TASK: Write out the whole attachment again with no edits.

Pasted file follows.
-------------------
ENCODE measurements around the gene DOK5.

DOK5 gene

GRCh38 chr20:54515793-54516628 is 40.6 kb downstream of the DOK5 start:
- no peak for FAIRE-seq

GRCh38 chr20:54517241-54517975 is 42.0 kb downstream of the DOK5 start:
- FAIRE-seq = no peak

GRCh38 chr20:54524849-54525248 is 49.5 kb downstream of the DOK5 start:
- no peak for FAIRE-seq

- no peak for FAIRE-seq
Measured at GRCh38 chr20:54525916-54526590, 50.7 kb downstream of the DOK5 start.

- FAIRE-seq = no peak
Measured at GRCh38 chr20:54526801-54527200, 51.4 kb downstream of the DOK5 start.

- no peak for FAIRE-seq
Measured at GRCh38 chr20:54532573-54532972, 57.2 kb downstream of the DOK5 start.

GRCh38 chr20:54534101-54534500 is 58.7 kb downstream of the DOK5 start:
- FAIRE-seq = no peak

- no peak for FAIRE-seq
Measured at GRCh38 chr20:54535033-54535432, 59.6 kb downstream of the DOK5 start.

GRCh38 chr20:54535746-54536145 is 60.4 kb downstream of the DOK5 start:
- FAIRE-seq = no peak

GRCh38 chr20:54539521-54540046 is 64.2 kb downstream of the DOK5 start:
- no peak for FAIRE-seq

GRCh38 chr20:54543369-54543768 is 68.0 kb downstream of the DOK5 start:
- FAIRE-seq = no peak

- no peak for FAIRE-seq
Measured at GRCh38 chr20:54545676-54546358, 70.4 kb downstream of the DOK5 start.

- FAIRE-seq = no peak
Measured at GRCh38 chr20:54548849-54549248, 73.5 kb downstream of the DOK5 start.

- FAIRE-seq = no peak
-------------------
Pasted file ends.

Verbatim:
ENCODE measurements around the gene DOK5.

DOK5 gene

GRCh38 chr20:54515793-54516628 is 40.6 kb downstream of the DOK5 start:
- no peak for FAIRE-seq

GRCh38 chr20:54517241-54517975 is 42.0 kb downstream of the DOK5 start:
- FAIRE-seq = no peak

GRCh38 chr20:54524849-54525248 is 49.5 kb downstream of the DOK5 start:
- no peak for FAIRE-seq

- no peak for FAIRE-seq
Measured at GRCh38 chr20:54525916-54526590, 50.7 kb downstream of the DOK5 start.

- FAIRE-seq = no peak
Measured at GRCh38 chr20:54526801-54527200, 51.4 kb downstream of the DOK5 start.

- no peak for FAIRE-seq
Measured at GRCh38 chr20:54532573-54532972, 57.2 kb downstream of the DOK5 start.

GRCh38 chr20:54534101-54534500 is 58.7 kb downstream of the DOK5 start:
- FAIRE-seq = no peak

- no peak for FAIRE-seq
Measured at GRCh38 chr20:54535033-54535432, 59.6 kb downstream of the DOK5 start.

GRCh38 chr20:54535746-54536145 is 60.4 kb downstream of the DOK5 start:
- FAIRE-seq = no peak

GRCh38 chr20:54539521-54540046 is 64.2 kb downstream of the DOK5 start:
- no peak for FAIRE-seq

GRCh38 chr20:54543369-54543768 is 68.0 kb downstream of the DOK5 start:
- FAIRE-seq = no peak

- no peak for FAIRE-seq
Measured at GRCh38 chr20:54545676-54546358, 70.4 kb downstream of the DOK5 start.

- FAIRE-seq = no peak
Measured at GRCh38 chr20:54548849-54549248, 73.5 kb downstream of the DOK5 start.

- FAIRE-seq = no peak